Last week I introduced you to all the creepy crawlies we met along the way. Now that they've gone on to live (or not) somewhere other than my Pagoda, let's get to some building shall we?
Before we could get going on the house, we had to build the garage. Needed somewhere to put our "stuff". We decided to build a separate building. Our fabulous view is not a 360 degree treat. Nope. Pagoda faces the mountain but backs up to a very busy main road here in Phoenix. The existing garage was at the front of the house, facing the mountain - why would you want to waste the view on your cars right? We sure didn't. We built our garage at the back of our lot. Now that the lot has been cleared - let's put down some forms so we can pour the foundation...
See that busy street back there? Yes, well it's important to remember if you can see them, they can see you! Not a very private carnival we lived through.
Forms down, bring on the concrete...
Doesn't it look pretty? So many possibilites. Let's put up some walls...
I'm going to pause here for a moment, this next part does not interest me in the least. I find it boring. I would, however, be remiss if I didn't show you the electrical work that had to be done inside that framing before the walls could be finished.
I must show you this because Andrew Henry did this. He is not an electrician. His brother showed him how to do it. He is also not an electricain. We passed the inspection and it hasn't exploded so it's all good.
After all of this, the foam goes on. I don't like the foam. I can't touch things like that. I cringe at the sight of styrofoam, don't even get me started on cotton - I'm seriously cringing as I type this. I cannot take it out of a jar of aspirin. Grabbing a bag of powdered sugar could kill me, but let's move away from my weirdness.
Foam started to bring it to life.
Isn't it funny, it looks now like it happend in one day. DREAMER. It was progress. It was good to finally start putting something up, instead of tearing something down. Don't look behind you though. I'm warning you, just focus on the good, focus on the good.
Do you know how heavy a dumpser filled with old railroad ties is? Ask Andrew Henry, he dug each one up and put them in there. He's a warrior. I cannot say that word. I can type it but I cannot pronounce it correctly. Warrior, should be simple but for me, it's not. Again, weird here.
Again, wouldn't you just love to have been my neighbor...
This AH just ripped out and threw on the street. Funny, I have no idea where it went. I am recalling now that lovely 1970's yellow shag carpet was also very heavy. I'm not recalling it because I had anything to do with removing it, I think he may have mentioned it a time or two on his way out the door.
That's all we have time for today. You'll have to wait another week to see the rest of the garage. Trust me, that is 400 million times less time than it took to build it!
OMG. This is the GARAGE? It looks like you could fit 10 of my apartments in there. If this is the garage, what is the house going to look like? I was wondering how long those guys had to stand there holding up that wood frame? Cracking myself up thinking about it.
So nice to see that we are coming along. Still can't believe that you LIVED there! AH the Warrior - has a nice ring to it!
With each story I am more convinced that I don't think I could have survived the process, unless perhaps I had lived away from the project and not in it. Looking forward to the next episode!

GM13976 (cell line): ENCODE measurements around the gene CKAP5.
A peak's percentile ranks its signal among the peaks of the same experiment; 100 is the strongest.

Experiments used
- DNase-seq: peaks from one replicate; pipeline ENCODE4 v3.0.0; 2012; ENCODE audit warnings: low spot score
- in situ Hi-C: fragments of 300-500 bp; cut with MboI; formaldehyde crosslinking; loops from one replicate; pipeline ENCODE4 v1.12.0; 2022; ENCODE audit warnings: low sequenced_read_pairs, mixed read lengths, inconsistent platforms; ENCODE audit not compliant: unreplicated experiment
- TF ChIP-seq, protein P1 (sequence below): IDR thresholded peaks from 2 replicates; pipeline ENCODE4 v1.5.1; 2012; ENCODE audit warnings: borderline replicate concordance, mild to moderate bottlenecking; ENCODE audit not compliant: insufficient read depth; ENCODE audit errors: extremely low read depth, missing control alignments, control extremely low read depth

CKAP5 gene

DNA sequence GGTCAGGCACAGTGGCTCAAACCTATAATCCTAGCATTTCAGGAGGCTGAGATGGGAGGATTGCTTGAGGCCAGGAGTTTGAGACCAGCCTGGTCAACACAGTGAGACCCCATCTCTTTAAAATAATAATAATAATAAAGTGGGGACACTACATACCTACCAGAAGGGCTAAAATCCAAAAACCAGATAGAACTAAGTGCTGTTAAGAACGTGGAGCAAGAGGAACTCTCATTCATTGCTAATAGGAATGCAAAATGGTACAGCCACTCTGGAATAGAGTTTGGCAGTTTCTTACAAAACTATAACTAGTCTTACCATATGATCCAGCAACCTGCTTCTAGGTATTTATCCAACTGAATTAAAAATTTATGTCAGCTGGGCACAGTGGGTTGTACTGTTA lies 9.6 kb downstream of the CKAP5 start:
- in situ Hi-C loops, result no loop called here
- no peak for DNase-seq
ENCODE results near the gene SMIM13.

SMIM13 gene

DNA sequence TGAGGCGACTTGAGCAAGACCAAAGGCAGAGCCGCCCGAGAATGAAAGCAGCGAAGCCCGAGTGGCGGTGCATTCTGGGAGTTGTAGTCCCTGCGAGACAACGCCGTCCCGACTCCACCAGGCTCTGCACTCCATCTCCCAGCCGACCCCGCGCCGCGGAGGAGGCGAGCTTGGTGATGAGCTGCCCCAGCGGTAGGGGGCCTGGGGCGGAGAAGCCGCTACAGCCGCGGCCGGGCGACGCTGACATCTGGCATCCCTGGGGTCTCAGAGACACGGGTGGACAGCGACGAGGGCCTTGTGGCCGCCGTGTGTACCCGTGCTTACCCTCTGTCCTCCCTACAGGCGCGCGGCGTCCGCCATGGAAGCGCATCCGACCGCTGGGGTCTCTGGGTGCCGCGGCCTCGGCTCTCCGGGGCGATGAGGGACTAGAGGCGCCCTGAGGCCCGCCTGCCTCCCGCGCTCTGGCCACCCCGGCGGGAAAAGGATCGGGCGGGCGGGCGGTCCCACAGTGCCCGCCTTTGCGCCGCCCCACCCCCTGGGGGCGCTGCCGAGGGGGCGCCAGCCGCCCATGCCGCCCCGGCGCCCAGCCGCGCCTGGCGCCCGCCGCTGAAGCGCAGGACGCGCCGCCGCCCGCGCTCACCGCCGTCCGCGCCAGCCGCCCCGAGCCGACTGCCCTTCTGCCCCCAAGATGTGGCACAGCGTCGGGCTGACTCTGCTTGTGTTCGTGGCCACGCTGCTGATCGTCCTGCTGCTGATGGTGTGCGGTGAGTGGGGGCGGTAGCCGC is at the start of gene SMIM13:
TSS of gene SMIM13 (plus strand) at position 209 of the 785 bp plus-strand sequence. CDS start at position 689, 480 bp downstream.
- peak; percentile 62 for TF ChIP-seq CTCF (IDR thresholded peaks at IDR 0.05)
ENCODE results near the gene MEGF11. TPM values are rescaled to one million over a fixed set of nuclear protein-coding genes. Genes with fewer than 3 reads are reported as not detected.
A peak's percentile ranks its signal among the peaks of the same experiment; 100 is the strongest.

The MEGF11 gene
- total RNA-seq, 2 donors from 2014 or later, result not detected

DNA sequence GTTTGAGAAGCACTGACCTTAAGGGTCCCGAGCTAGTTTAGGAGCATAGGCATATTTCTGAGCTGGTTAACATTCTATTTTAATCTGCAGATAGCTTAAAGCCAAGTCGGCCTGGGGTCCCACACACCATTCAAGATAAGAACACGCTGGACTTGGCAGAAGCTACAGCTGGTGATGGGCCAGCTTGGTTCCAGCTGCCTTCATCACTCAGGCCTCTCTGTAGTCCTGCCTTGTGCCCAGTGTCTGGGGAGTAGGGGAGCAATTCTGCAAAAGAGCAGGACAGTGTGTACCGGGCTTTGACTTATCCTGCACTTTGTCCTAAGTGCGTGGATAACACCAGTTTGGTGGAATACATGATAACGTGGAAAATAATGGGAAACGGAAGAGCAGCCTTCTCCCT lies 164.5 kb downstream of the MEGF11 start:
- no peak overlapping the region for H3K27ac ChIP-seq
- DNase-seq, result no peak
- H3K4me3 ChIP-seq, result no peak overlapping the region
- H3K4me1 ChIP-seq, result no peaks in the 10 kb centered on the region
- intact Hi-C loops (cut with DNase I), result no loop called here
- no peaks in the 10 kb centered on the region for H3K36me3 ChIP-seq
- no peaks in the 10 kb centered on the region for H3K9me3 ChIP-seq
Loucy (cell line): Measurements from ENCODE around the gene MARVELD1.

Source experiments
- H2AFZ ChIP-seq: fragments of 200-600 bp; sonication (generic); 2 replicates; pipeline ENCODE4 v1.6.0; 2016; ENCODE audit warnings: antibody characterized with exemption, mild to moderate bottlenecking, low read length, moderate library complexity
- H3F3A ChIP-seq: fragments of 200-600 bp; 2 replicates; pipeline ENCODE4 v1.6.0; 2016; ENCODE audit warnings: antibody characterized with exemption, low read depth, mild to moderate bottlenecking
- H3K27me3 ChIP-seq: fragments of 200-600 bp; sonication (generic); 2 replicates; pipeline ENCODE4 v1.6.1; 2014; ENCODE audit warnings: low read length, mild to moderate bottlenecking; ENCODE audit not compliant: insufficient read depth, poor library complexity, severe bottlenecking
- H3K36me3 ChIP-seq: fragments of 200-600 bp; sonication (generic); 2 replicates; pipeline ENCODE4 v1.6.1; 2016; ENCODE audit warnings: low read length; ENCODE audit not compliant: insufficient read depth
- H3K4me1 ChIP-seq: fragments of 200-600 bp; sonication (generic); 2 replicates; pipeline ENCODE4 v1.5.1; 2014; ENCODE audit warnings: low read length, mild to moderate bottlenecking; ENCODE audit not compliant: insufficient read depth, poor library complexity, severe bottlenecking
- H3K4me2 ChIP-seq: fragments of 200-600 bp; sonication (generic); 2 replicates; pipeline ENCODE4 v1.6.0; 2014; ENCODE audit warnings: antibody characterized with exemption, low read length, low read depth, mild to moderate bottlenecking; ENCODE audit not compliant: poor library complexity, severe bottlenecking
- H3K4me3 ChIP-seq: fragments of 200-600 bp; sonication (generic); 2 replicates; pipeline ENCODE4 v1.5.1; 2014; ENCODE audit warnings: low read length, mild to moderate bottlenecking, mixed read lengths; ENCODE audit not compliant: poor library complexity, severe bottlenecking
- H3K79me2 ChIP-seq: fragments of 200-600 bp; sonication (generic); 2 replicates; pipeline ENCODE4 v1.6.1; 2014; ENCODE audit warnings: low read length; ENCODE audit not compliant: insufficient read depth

Whew, just looking at these photos makes me exhausted! You clearly have an enormous reserve of energy - I can imagine going through all that.
As one who has been through the building process, I feel your pain.But, are'nt the pictures great. You almost forget about the metamorphasis from WHAT IN THE WORLD to I WOULD HAVE NEVER THOUGHT !! Good job guys.
That's some view through that dumptster. It must make it all worthwhile. That carpet is something I remember well. It was in my house growing up!
I know we made fun of Andrew Henry for all his photos during the process, but it is pretty amazing looking back at them. And yes, Henley, the garage is awesome. It is probably bigger than my house.
Good Mornng Jeanette Sweetie...
With each passing post I get so excited to see what you are putting up and where it is going next. That is one heck of a BIG garage you have there. I can't wait to see the house. You are very brave sweet friend. I don't think I could live through something this caotic. My hat goes off to you.
Will be anxiously awaiting for the next part of the story. Have a beautiful week sweetie. Country hugs and much love...Sherry
I wish I had documented some of the (small in comparison) remodeling projects we have had over the years. Great pics!
Pay no attention to that red sticker on the electrical service panel...
I wish I was in town for all of this so I could see all the construction going on. I love CONCRETE! haha! now who's the weird one...
Been there too Jeanette, although on a much smaller scale and most of the horror I have succesfully blocked. One thing I can recall with crystal clarity is balancing precariously atop a stepladder, bent forward, with sheets of ceiling across my shoulders while (from a facing stepladder) my partner affixed them to the beams. I'd like to add that I weighed approx. 102lbs and I do believe those ceiling pieces weighed slightly more. It took me 2 days to straighten up properly and 2 years to get over the experience.
as someone who saw the original pagoda... dark and mysteriously purple, gold and a bit 'memoirs of a geisha'- the place the geisha had to run away from - and thought 'this is one of the ugliest homes i have ever seen and who would live here?'
the makeover is EXTREME. such an airy and uber cool place now.
why is the computer underlining uber? doesn't that mean super? anyway it is like a RESORT!!
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